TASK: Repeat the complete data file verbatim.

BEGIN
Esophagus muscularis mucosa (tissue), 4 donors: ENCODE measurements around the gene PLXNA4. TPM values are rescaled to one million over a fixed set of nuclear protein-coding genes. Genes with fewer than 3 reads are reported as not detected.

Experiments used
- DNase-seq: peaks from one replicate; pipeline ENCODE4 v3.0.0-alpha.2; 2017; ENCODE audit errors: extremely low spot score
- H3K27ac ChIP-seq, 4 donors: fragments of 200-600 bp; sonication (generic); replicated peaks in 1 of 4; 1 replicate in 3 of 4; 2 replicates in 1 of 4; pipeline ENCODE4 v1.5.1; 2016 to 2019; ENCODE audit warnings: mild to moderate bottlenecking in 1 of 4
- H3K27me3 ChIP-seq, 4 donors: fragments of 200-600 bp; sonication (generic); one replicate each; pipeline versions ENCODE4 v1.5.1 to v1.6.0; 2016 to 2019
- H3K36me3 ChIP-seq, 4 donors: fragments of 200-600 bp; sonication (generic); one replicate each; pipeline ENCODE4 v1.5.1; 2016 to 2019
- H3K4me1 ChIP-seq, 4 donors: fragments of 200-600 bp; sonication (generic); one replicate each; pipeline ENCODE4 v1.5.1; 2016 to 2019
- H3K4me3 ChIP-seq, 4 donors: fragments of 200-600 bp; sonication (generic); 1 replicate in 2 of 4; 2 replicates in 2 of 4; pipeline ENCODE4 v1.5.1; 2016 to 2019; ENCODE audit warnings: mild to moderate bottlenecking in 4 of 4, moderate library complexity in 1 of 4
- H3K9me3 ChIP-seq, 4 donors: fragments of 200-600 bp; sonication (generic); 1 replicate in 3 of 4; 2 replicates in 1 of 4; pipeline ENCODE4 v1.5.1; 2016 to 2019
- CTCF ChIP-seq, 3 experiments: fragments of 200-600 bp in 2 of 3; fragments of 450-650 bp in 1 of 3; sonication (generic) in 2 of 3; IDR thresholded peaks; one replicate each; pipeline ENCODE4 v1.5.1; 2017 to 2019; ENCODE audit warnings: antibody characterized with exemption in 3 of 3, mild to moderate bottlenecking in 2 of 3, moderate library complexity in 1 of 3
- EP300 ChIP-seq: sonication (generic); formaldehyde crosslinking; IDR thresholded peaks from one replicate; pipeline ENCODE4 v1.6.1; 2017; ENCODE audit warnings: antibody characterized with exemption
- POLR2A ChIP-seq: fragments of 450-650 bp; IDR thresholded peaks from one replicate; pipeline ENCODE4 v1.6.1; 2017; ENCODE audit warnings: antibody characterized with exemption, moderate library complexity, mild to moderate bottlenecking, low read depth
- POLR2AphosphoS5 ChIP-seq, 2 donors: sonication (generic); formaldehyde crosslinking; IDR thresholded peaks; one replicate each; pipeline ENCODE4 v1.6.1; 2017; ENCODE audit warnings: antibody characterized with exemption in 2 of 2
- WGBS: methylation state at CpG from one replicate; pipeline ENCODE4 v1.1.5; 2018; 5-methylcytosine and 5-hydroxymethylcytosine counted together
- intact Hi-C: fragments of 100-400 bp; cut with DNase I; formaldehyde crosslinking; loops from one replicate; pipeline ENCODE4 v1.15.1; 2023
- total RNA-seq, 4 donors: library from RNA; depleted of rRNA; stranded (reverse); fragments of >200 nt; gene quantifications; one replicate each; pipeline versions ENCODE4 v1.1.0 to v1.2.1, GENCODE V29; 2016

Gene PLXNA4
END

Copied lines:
Esophagus muscularis mucosa (tissue), 4 donors: ENCODE measurements around the gene PLXNA4. TPM values are rescaled to one million over a fixed set of nuclear protein-coding genes. Genes with fewer than 3 reads are reported as not detected.

Experiments used
- DNase-seq: peaks from one replicate; pipeline ENCODE4 v3.0.0-alpha.2; 2017; ENCODE audit errors: extremely low spot score
- H3K27ac ChIP-seq, 4 donors: fragments of 200-600 bp; sonication (generic); replicated peaks in 1 of 4; 1 replicate in 3 of 4; 2 replicates in 1 of 4; pipeline ENCODE4 v1.5.1; 2016 to 2019; ENCODE audit warnings: mild to moderate bottlenecking in 1 of 4
- H3K27me3 ChIP-seq, 4 donors: fragments of 200-600 bp; sonication (generic); one replicate each; pipeline versions ENCODE4 v1.5.1 to v1.6.0; 2016 to 2019
- H3K36me3 ChIP-seq, 4 donors: fragments of 200-600 bp; sonication (generic); one replicate each; pipeline ENCODE4 v1.5.1; 2016 to 2019
- H3K4me1 ChIP-seq, 4 donors: fragments of 200-600 bp; sonication (generic); one replicate each; pipeline ENCODE4 v1.5.1; 2016 to 2019
- H3K4me3 ChIP-seq, 4 donors: fragments of 200-600 bp; sonication (generic); 1 replicate in 2 of 4; 2 replicates in 2 of 4; pipeline ENCODE4 v1.5.1; 2016 to 2019; ENCODE audit warnings: mild to moderate bottlenecking in 4 of 4, moderate library complexity in 1 of 4
- H3K9me3 ChIP-seq, 4 donors: fragments of 200-600 bp; sonication (generic); 1 replicate in 3 of 4; 2 replicates in 1 of 4; pipeline ENCODE4 v1.5.1; 2016 to 2019
- CTCF ChIP-seq, 3 experiments: fragments of 200-600 bp in 2 of 3; fragments of 450-650 bp in 1 of 3; sonication (generic) in 2 of 3; IDR thresholded peaks; one replicate each; pipeline ENCODE4 v1.5.1; 2017 to 2019; ENCODE audit warnings: antibody characterized with exemption in 3 of 3, mild to moderate bottlenecking in 2 of 3, moderate library complexity in 1 of 3
- EP300 ChIP-seq: sonication (generic); formaldehyde crosslinking; IDR thresholded peaks from one replicate; pipeline ENCODE4 v1.6.1; 2017; ENCODE audit warnings: antibody characterized with exemption
- POLR2A ChIP-seq: fragments of 450-650 bp; IDR thresholded peaks from one replicate; pipeline ENCODE4 v1.6.1; 2017; ENCODE audit warnings: antibody characterized with exemption, moderate library complexity, mild to moderate bottlenecking, low read depth
- POLR2AphosphoS5 ChIP-seq, 2 donors: sonication (generic); formaldehyde crosslinking; IDR thresholded peaks; one replicate each; pipeline ENCODE4 v1.6.1; 2017; ENCODE audit warnings: antibody characterized with exemption in 2 of 2
- WGBS: methylation state at CpG from one replicate; pipeline ENCODE4 v1.1.5; 2018; 5-methylcytosine and 5-hydroxymethylcytosine counted together
- intact Hi-C: fragments of 100-400 bp; cut with DNase I; formaldehyde crosslinking; loops from one replicate; pipeline ENCODE4 v1.15.1; 2023
- total RNA-seq, 4 donors: library from RNA; depleted of rRNA; stranded (reverse); fragments of >200 nt; gene quantifications; one replicate each; pipeline versions ENCODE4 v1.1.0 to v1.2.1, GENCODE V29; 2016

Gene PLXNA4